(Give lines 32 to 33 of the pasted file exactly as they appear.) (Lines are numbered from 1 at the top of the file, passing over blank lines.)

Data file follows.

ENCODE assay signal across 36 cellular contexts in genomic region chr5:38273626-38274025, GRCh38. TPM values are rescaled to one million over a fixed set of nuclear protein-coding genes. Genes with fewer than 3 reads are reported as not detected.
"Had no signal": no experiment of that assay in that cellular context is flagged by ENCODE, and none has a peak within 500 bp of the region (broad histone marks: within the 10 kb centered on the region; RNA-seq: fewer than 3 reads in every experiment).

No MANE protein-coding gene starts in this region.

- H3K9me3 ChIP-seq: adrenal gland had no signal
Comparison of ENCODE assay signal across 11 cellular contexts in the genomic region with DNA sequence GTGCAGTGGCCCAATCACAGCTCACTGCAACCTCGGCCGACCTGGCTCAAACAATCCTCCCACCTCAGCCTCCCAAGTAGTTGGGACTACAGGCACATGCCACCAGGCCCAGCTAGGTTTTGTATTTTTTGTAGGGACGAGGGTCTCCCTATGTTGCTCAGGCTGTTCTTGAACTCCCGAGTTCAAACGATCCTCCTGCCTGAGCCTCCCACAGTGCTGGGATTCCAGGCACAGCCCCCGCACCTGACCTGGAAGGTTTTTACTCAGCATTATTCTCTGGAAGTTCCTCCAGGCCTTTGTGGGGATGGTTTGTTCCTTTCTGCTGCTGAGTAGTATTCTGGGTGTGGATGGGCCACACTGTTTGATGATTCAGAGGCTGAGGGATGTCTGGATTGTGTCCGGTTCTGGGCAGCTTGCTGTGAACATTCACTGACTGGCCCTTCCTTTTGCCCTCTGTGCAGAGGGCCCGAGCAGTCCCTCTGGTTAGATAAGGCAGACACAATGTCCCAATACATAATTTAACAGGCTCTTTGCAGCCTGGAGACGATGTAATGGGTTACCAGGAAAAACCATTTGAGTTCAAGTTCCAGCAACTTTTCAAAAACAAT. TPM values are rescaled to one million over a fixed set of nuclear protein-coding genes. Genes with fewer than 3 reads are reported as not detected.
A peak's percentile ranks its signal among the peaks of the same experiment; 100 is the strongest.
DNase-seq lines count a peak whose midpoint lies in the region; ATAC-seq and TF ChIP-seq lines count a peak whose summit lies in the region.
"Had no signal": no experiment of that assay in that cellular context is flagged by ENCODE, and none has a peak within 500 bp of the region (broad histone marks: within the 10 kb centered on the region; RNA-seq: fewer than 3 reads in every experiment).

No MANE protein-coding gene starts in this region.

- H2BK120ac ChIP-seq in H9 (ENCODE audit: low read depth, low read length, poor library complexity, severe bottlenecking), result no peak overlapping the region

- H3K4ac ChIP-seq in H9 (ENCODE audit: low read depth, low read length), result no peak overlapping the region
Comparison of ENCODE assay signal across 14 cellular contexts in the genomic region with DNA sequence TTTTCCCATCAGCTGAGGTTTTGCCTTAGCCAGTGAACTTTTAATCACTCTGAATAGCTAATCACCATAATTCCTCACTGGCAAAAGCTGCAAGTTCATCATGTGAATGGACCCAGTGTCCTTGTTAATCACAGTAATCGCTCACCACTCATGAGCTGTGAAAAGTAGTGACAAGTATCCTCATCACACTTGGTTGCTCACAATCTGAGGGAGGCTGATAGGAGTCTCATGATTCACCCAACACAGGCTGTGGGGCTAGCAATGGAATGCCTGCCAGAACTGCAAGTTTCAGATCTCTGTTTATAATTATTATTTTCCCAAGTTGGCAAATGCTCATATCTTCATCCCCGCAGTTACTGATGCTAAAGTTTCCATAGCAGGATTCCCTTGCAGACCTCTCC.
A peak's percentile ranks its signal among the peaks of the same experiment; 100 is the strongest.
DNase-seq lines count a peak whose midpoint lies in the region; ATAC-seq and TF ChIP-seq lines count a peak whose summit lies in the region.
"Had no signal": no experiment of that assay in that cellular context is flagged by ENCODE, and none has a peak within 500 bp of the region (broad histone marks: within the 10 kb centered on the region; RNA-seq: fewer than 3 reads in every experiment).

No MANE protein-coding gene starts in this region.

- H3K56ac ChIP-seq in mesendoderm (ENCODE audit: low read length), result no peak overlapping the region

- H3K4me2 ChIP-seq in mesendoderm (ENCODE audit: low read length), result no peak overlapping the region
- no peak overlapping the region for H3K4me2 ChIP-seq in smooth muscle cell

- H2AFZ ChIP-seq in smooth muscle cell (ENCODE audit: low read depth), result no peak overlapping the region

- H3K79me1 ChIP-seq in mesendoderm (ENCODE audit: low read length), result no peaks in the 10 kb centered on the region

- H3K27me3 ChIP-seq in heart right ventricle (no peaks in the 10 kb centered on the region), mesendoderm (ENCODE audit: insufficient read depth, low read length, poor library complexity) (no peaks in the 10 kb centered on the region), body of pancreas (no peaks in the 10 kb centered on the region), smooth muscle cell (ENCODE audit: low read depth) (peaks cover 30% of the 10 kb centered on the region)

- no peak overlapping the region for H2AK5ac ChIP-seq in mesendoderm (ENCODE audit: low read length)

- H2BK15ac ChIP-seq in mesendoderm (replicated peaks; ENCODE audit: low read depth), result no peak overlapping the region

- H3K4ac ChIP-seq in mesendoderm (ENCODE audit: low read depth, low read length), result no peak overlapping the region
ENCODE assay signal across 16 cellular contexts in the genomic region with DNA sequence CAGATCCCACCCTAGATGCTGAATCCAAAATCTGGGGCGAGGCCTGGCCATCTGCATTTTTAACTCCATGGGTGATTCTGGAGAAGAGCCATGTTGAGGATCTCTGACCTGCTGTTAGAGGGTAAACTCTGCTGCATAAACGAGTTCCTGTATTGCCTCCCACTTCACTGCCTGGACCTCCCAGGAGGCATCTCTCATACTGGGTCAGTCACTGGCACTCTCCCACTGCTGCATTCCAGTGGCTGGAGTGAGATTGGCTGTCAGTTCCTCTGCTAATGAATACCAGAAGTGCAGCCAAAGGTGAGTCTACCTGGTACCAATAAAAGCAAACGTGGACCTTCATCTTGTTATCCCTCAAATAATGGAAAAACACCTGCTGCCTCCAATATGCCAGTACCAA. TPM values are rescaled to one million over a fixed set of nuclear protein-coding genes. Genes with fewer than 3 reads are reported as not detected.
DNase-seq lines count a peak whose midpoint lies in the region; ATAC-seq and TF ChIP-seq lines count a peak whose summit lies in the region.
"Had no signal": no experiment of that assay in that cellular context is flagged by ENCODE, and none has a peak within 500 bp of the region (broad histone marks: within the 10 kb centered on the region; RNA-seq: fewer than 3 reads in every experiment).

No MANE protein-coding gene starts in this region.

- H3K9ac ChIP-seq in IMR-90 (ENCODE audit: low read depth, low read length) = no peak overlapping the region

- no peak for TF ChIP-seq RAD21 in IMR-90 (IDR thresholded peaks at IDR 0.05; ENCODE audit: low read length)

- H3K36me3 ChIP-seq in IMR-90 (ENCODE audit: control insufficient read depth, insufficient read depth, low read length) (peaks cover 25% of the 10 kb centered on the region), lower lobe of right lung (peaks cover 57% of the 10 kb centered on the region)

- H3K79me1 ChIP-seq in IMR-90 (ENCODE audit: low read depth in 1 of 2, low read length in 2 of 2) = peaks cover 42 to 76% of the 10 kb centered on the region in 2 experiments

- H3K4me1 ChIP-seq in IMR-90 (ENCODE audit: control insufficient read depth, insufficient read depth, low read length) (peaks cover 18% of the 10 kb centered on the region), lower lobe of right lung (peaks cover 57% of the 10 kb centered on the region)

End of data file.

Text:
- H3K36me3 ChIP-seq in IMR-90 (ENCODE audit: control insufficient read depth, insufficient read depth, low read length) (peaks cover 25% of the 10 kb centered on the region), lower lobe of right lung (peaks cover 57% of the 10 kb centered on the region)

- H3K79me1 ChIP-seq in IMR-90 (ENCODE audit: low read depth in 1 of 2, low read length in 2 of 2) = peaks cover 42 to 76% of the 10 kb centered on the region in 2 experiments